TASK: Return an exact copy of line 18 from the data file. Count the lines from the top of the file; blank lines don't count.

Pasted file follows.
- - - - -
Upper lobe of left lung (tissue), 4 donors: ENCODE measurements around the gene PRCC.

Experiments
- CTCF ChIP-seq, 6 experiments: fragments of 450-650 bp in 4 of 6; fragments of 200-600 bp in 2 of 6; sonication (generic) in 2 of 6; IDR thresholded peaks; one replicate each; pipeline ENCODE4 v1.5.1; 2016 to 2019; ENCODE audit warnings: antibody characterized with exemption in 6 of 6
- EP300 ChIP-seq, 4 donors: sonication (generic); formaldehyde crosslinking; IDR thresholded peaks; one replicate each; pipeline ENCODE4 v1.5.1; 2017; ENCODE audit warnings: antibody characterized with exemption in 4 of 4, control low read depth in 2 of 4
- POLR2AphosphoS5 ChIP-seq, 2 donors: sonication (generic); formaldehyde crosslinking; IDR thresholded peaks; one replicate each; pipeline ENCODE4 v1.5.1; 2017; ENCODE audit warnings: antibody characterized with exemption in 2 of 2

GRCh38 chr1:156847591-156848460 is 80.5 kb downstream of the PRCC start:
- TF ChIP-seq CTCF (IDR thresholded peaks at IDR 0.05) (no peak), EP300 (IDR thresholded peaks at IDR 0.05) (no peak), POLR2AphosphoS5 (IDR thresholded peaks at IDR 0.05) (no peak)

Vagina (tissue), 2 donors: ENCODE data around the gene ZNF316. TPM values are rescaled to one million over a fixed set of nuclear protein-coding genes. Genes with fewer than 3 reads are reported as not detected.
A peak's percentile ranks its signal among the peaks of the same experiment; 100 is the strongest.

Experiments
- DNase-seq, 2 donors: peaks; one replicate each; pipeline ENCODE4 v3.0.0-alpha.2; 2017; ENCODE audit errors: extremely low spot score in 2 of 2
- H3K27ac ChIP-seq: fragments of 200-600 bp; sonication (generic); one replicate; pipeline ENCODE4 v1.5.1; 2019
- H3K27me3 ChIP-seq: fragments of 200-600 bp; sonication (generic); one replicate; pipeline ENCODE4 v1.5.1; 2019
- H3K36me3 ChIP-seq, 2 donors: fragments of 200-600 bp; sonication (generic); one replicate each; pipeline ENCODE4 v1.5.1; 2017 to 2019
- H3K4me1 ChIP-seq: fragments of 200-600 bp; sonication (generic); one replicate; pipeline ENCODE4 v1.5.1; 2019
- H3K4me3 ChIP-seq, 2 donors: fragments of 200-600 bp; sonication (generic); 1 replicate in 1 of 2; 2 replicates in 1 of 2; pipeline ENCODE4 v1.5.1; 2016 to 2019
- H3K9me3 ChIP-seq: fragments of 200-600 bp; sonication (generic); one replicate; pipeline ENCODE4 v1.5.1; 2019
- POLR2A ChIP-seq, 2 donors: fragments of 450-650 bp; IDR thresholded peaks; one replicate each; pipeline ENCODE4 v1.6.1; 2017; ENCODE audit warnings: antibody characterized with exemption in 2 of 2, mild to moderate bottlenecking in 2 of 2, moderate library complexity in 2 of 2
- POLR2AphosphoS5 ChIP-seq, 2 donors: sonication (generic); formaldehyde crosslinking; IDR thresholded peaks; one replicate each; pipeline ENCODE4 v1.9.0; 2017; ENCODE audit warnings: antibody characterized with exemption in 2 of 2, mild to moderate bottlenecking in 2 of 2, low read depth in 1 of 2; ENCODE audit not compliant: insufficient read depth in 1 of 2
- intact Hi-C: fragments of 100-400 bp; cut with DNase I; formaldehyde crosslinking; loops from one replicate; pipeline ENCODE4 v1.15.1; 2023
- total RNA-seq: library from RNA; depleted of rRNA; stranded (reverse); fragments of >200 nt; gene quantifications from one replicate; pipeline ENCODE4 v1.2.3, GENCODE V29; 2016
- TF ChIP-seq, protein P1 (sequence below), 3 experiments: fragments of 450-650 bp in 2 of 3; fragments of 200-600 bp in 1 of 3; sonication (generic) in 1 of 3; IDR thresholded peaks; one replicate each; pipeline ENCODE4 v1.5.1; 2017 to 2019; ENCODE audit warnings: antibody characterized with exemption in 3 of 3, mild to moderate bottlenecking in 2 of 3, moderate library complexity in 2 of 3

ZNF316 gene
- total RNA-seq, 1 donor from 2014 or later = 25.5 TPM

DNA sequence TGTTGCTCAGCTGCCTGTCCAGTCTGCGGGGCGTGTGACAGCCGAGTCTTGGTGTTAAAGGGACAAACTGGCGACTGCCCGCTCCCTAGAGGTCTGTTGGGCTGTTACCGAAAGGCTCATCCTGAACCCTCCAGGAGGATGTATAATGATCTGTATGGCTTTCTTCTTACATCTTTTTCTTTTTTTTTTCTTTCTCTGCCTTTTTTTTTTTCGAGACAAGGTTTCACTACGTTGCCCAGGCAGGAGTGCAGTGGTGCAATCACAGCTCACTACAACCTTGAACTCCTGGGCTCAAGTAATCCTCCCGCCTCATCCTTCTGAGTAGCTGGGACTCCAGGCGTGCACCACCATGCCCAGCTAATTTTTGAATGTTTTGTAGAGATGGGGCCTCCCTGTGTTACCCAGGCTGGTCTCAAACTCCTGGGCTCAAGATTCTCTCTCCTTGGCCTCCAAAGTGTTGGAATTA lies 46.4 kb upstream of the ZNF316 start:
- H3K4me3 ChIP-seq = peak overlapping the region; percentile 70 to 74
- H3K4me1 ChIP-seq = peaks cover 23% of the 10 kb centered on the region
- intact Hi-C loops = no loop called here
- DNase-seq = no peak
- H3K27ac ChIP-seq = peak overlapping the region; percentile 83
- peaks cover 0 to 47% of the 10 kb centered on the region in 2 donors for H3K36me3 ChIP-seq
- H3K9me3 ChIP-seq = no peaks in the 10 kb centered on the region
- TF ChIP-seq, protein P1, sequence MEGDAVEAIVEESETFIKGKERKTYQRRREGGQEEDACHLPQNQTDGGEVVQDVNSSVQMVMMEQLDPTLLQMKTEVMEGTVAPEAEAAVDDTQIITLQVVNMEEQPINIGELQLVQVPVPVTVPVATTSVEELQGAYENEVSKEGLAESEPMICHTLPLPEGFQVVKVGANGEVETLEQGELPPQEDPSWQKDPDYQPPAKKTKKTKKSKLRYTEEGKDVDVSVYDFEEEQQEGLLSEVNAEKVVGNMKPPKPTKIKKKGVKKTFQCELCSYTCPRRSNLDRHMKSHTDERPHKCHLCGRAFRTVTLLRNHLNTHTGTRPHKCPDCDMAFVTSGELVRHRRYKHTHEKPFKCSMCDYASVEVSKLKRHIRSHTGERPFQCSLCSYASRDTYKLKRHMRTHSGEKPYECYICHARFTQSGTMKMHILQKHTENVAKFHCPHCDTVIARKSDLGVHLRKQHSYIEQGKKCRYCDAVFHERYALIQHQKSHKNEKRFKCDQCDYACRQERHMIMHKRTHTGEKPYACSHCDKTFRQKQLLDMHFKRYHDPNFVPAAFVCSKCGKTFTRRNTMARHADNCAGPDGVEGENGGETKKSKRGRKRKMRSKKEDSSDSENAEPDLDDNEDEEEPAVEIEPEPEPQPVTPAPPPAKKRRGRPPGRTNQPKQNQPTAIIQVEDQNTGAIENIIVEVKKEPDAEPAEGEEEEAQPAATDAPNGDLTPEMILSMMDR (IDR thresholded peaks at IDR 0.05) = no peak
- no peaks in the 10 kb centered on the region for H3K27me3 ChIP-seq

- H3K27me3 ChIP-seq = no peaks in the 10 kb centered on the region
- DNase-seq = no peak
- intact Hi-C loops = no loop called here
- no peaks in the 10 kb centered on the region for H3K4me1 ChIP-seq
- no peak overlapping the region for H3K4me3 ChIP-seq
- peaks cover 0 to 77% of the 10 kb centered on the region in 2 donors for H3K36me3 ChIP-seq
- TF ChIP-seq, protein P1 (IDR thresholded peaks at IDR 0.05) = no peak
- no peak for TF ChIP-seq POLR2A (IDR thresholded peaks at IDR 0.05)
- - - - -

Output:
- POLR2A ChIP-seq, 2 donors: fragments of 450-650 bp; IDR thresholded peaks; one replicate each; pipeline ENCODE4 v1.6.1; 2017; ENCODE audit warnings: antibody characterized with exemption in 2 of 2, mild to moderate bottlenecking in 2 of 2, moderate library complexity in 2 of 2